TheDailyGourmet.com Great name. I think the “the” at the beginning is actually preferable
HealthTracker.org The dot com would be a six figure name, soooooooo
NoMoreHunger.org Dot org is perfect here. Hope it happens. No bids
SafeRefuge.com This name became much more valuable once Sanctuary Cities became a thing. But no bidders
MillionaireVillage.com Also known as Greenwich Connecticut. No bids
ShortFilmFest.com These exist. Might as well name it appropriately
VacationPleasures.com Sounds a bit adult but vacation always sounds nice
SeduceAnyGirl.com Looks like a site that would be at the bottom of the page on OutBrain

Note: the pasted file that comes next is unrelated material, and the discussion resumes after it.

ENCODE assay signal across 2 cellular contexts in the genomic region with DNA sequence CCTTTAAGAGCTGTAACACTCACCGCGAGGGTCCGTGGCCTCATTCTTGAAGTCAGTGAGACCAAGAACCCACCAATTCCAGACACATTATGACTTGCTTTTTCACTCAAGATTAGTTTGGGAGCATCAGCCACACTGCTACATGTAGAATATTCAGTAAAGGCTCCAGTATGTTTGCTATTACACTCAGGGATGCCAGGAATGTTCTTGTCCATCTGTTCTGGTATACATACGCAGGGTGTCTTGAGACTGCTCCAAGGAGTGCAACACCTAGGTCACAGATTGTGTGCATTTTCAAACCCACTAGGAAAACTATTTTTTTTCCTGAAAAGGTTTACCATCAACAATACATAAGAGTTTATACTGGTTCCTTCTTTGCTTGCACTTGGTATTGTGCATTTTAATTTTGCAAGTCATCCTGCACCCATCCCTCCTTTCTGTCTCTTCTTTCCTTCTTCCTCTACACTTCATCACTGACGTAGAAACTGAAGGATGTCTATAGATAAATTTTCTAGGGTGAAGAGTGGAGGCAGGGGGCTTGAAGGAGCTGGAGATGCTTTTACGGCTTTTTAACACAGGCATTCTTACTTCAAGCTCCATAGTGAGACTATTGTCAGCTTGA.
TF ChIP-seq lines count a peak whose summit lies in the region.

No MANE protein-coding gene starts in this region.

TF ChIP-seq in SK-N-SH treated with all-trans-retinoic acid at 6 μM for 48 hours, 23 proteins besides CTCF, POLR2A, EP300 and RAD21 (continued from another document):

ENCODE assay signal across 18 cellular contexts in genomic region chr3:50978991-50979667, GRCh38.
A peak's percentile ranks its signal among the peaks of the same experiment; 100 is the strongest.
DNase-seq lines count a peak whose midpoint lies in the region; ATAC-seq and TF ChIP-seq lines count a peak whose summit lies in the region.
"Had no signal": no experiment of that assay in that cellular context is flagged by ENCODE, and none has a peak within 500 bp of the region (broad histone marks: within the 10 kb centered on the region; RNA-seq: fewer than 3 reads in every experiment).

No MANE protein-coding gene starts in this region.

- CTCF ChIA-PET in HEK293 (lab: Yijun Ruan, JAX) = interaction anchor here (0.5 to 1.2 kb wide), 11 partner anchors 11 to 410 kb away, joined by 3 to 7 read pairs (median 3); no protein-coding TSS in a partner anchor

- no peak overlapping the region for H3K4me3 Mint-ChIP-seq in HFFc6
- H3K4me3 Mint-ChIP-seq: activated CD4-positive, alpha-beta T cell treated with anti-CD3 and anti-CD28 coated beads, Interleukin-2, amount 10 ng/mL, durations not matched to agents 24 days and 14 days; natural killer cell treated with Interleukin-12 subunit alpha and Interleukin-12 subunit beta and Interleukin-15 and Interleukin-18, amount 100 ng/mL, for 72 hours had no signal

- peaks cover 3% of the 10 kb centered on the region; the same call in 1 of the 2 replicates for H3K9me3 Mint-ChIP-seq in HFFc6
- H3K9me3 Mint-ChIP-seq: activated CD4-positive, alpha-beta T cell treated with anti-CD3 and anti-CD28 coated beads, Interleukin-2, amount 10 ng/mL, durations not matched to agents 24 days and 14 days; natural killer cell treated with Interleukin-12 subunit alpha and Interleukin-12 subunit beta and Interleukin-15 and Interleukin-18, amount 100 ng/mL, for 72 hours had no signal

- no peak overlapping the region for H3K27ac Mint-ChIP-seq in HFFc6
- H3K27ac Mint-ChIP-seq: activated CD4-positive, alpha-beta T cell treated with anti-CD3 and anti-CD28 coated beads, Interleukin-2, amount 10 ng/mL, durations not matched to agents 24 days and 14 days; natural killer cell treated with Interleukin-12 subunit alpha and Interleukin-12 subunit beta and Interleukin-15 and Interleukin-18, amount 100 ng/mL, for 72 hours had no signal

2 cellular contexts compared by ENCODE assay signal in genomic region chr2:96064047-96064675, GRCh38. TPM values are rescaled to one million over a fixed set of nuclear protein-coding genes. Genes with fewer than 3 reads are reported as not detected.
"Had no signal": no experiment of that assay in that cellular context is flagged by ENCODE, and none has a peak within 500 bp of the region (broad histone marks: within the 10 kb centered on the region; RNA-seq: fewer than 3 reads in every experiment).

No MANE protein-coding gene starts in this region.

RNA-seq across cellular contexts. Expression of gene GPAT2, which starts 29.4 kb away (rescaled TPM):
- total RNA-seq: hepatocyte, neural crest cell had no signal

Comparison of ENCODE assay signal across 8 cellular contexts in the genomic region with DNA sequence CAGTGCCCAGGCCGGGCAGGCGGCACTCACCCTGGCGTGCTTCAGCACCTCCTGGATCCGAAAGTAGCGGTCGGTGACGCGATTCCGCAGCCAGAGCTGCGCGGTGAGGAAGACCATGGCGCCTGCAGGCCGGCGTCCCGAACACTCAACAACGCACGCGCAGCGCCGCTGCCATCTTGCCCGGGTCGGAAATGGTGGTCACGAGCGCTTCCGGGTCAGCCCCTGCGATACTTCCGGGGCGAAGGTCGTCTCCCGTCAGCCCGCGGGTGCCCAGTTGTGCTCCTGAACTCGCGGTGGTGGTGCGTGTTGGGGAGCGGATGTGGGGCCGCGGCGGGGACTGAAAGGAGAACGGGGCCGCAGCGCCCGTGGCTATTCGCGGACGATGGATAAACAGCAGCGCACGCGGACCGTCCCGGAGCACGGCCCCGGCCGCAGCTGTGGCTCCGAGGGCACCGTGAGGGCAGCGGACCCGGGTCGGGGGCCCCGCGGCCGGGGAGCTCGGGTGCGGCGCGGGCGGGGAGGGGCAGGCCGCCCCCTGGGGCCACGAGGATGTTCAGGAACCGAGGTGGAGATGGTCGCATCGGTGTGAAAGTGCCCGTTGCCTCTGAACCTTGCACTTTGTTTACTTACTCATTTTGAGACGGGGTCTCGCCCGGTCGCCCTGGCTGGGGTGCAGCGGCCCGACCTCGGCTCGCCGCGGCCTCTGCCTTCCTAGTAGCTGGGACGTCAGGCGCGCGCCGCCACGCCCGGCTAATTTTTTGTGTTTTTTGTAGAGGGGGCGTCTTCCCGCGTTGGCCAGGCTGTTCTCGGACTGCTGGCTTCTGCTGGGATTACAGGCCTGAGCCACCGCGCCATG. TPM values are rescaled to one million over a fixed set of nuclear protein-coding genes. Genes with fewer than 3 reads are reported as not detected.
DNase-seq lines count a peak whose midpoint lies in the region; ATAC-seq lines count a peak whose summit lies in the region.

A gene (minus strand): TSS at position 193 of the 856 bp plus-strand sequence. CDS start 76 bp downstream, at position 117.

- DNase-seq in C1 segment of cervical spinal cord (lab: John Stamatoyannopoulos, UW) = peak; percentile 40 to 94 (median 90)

PetBelt.com I have no idea what its for but pet everything has a chance to sell
AngryPenguin.com Penguins can get pissy. No bids
HomeWagers.com Probably pushing it but good online sports betting name
SaveTheHuman.org I can already see it on a bumper sticker. So many people care more about animals than fellow human beings
Jixaw.com Interesting way to spell jigsaw
Some Nice 6N.com if You’re in to That Type of Thing
Other Godaddy Domains With Bids

Namejet Auction
Hippoe.com       People will think Hippo or Battlecats character of the same name
RodentTrap.com     Tons of ads for the product and everyone hates rodents      6 bids
RiskFreeTrial.com  Risk free my ass.  You’re going to bill me for shipping and monthly renewal until I remember to cancel it
ShortStories.com  My favorite name on the board.  Then again, I love short stories
Pennie.com   Girls name.  A girls name get good prices